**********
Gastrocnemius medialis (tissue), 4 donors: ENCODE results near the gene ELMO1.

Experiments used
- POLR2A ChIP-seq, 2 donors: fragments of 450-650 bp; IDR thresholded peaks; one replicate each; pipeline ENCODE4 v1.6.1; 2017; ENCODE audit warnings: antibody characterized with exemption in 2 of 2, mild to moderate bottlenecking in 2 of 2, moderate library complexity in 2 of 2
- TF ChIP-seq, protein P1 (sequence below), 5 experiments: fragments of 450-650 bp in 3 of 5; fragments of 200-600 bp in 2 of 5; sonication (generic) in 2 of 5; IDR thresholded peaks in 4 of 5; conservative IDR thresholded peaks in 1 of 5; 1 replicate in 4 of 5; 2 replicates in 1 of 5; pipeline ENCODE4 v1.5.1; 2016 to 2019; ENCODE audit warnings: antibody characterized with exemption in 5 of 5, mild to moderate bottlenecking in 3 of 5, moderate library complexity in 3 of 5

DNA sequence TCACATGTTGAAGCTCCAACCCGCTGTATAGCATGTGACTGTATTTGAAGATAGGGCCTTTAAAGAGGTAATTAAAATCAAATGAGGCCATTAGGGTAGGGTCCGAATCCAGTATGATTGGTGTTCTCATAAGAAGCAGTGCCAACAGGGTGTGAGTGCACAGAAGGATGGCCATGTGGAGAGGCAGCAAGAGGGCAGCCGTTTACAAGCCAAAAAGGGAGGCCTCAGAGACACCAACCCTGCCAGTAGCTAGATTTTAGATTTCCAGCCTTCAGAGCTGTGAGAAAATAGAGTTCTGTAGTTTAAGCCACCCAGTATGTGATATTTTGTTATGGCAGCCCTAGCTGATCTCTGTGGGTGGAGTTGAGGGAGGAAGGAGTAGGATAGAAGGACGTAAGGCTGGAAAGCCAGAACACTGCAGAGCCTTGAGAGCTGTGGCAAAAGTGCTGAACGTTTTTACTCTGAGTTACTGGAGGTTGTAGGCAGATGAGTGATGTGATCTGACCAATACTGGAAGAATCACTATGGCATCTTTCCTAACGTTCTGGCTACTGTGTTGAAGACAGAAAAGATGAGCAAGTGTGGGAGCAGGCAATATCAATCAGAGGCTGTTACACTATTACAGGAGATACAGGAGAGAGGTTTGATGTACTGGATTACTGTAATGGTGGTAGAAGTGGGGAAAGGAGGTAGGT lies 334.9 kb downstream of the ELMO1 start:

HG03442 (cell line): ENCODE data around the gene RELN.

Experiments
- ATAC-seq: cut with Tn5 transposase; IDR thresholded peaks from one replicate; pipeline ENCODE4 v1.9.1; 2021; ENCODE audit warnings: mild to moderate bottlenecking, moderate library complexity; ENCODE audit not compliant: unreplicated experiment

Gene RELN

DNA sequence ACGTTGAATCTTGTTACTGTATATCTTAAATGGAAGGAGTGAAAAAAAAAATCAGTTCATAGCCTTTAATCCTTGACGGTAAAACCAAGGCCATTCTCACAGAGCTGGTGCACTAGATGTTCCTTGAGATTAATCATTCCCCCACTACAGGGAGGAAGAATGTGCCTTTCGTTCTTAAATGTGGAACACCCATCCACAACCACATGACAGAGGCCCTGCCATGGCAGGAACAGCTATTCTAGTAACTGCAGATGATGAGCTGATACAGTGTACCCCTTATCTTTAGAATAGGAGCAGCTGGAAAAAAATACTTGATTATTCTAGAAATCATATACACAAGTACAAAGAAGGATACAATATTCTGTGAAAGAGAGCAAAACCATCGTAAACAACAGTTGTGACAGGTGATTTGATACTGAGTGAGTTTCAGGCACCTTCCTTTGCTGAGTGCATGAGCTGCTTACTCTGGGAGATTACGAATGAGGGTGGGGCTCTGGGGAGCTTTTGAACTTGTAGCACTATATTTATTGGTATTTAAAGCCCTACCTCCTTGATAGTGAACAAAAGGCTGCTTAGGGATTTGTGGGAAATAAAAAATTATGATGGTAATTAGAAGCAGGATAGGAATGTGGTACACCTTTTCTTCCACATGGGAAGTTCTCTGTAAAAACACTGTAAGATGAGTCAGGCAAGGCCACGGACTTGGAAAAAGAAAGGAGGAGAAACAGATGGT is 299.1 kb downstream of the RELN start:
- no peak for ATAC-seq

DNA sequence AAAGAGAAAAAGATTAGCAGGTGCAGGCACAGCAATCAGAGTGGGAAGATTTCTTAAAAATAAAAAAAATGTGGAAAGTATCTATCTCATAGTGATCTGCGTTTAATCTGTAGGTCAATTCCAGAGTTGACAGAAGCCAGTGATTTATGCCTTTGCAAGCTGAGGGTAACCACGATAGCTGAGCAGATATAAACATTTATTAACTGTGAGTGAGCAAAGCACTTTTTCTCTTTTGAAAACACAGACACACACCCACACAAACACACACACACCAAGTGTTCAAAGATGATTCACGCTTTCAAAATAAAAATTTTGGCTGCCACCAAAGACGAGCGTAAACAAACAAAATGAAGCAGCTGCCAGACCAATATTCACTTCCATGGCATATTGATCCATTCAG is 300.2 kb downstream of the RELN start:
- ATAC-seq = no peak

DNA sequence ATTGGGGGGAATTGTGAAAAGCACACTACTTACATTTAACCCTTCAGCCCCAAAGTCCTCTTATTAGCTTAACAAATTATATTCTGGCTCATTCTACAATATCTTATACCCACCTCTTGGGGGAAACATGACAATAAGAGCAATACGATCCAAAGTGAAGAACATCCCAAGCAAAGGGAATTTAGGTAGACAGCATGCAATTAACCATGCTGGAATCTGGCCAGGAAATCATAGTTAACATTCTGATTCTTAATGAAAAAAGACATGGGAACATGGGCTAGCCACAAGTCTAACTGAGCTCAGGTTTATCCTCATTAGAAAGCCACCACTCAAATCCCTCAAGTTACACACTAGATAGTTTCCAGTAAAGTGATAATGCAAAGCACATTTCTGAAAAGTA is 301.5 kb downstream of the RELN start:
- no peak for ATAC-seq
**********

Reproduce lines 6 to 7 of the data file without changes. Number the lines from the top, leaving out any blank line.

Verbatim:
HG03442 (cell line): ENCODE data around the gene RELN.

Experiments